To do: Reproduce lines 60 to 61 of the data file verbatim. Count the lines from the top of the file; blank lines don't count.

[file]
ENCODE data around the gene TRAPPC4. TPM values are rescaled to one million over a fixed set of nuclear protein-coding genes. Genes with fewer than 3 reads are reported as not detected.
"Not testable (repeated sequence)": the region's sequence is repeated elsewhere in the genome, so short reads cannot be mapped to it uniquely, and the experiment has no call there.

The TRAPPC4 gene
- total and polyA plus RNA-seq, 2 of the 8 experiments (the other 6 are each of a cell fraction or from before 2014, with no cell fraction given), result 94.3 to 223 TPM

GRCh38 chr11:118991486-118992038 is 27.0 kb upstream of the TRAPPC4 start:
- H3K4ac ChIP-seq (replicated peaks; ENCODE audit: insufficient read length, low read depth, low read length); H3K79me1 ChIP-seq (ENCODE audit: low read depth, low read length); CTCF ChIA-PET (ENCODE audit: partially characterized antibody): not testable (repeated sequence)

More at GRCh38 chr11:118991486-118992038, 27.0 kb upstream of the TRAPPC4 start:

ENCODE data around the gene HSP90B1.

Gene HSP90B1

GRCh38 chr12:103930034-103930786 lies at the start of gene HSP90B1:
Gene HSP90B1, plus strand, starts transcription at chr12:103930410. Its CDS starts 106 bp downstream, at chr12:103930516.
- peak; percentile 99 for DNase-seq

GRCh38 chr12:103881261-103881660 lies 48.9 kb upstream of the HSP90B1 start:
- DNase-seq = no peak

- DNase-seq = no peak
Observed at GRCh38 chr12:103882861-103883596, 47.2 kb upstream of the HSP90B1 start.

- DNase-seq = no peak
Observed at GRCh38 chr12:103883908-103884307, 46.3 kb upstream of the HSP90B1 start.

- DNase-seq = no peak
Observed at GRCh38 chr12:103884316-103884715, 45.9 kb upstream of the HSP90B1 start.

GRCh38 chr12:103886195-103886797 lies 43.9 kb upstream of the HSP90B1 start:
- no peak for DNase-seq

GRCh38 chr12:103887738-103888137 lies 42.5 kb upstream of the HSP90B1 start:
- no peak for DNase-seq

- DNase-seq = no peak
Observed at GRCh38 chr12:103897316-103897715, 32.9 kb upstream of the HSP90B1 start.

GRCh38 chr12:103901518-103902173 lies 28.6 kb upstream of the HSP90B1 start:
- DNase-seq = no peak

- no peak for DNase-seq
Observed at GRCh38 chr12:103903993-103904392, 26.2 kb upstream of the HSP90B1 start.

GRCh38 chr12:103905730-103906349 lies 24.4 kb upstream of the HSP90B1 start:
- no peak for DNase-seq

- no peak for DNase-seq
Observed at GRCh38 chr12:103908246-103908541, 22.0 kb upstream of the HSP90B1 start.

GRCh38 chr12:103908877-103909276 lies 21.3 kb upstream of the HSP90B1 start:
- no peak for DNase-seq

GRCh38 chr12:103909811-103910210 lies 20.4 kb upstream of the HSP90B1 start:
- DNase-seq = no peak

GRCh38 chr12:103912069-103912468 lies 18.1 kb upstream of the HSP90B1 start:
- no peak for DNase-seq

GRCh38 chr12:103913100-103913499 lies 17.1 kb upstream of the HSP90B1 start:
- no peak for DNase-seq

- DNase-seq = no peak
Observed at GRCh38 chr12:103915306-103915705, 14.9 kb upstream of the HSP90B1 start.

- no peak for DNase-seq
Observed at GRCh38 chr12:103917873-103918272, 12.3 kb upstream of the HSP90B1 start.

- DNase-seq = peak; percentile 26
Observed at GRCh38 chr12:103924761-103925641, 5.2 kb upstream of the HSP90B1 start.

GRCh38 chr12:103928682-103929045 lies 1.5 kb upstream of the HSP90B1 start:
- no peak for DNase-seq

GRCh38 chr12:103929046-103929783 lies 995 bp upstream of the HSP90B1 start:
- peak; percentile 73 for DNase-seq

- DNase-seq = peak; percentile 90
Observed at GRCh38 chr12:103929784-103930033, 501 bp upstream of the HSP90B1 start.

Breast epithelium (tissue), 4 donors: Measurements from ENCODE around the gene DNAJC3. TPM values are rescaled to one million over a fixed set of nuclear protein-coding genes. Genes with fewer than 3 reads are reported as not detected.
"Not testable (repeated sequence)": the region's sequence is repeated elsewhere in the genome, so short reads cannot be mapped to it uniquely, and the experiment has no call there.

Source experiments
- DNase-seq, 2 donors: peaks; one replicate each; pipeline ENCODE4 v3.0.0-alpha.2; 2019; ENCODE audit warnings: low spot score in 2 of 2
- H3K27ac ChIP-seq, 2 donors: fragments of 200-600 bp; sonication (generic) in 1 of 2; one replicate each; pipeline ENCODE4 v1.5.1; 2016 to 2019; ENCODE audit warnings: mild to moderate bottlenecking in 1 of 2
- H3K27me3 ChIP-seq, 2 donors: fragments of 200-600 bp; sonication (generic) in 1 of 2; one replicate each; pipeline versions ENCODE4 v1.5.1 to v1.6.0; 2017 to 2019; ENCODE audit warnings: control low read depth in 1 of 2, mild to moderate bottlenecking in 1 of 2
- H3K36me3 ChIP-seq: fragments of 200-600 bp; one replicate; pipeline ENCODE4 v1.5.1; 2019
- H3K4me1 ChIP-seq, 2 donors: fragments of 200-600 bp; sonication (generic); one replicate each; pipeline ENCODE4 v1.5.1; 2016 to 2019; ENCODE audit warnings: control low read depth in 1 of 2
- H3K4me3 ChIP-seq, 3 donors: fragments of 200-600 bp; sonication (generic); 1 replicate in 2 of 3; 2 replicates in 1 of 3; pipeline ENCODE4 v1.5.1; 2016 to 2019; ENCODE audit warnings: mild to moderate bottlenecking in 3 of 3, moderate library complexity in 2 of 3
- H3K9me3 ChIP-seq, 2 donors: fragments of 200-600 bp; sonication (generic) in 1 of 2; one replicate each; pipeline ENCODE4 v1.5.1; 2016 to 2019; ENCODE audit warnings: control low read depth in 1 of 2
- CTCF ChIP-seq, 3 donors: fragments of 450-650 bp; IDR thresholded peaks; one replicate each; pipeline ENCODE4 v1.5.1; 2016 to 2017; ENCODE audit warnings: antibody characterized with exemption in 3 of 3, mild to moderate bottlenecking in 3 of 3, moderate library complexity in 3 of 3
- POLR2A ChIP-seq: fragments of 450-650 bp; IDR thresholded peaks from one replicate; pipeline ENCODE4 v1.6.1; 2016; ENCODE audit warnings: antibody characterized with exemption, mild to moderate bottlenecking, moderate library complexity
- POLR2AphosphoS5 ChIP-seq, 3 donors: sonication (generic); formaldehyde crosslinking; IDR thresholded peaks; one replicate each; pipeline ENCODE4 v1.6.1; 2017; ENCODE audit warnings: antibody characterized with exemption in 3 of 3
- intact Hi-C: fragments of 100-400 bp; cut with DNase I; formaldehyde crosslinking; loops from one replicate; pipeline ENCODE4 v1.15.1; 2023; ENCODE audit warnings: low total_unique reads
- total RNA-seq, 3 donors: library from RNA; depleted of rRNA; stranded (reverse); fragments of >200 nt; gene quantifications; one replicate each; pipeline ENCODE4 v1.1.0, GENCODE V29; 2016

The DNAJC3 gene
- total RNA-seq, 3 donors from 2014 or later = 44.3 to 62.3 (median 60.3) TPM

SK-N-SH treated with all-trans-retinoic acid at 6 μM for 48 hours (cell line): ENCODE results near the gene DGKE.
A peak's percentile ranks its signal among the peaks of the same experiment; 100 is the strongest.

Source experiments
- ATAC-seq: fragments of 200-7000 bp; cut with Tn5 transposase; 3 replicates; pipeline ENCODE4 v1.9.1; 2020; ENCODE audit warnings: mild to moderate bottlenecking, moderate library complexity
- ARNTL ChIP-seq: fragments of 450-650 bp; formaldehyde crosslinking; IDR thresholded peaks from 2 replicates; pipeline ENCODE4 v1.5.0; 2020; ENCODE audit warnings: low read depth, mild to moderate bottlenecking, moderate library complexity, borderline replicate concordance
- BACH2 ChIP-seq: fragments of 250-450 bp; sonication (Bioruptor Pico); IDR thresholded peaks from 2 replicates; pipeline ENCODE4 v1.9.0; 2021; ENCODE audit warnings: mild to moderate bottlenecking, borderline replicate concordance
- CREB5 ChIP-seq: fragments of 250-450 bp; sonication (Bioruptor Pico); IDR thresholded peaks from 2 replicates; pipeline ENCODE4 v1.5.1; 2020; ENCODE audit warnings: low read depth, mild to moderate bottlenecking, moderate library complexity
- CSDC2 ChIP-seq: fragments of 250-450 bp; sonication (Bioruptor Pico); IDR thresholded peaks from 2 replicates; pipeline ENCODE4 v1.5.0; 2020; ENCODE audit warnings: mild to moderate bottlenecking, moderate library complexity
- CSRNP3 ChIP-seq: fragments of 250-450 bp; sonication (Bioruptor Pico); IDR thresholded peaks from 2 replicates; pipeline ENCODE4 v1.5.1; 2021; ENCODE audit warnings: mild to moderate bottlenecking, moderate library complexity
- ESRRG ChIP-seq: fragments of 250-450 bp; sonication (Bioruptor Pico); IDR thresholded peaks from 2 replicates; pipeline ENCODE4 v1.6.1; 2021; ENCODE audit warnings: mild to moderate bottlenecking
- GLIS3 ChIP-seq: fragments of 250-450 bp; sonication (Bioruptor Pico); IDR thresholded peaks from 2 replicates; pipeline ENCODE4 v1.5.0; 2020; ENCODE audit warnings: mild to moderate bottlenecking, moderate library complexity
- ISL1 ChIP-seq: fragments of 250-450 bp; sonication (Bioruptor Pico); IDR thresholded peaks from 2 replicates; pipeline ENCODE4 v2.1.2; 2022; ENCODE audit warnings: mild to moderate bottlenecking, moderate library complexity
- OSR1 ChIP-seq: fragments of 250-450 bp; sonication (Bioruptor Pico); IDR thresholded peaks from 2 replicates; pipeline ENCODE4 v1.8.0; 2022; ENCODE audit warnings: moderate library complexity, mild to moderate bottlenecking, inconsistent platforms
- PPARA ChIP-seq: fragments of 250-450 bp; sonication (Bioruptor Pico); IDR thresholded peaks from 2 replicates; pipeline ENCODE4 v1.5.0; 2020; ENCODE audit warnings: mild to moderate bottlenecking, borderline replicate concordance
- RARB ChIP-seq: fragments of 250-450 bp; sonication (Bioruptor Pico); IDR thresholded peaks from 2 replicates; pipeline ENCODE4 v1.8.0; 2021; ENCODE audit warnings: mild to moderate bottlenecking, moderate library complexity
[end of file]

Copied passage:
- H3K27me3 ChIP-seq, 2 donors: fragments of 200-600 bp; sonication (generic) in 1 of 2; one replicate each; pipeline versions ENCODE4 v1.5.1 to v1.6.0; 2017 to 2019; ENCODE audit warnings: control low read depth in 1 of 2, mild to moderate bottlenecking in 1 of 2
- H3K36me3 ChIP-seq: fragments of 200-600 bp; one replicate; pipeline ENCODE4 v1.5.1; 2019